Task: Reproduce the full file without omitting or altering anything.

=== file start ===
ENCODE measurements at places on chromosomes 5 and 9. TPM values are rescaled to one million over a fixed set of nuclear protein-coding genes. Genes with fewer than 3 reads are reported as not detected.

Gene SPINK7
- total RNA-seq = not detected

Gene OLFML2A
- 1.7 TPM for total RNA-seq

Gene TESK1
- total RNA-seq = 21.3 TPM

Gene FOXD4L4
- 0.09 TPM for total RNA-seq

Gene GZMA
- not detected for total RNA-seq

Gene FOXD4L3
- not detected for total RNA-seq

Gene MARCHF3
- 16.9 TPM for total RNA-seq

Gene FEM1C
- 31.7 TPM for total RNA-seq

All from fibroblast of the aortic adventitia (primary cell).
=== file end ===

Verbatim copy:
ENCODE measurements at places on chromosomes 5 and 9. TPM values are rescaled to one million over a fixed set of nuclear protein-coding genes. Genes with fewer than 3 reads are reported as not detected.

Gene SPINK7
- total RNA-seq = not detected

Gene OLFML2A
- 1.7 TPM for total RNA-seq

Gene TESK1
- total RNA-seq = 21.3 TPM

Gene FOXD4L4
- 0.09 TPM for total RNA-seq

Gene GZMA
- not detected for total RNA-seq

Gene FOXD4L3
- not detected for total RNA-seq

Gene MARCHF3
- 16.9 TPM for total RNA-seq

Gene FEM1C
- 31.7 TPM for total RNA-seq

All from fibroblast of the aortic adventitia (primary cell).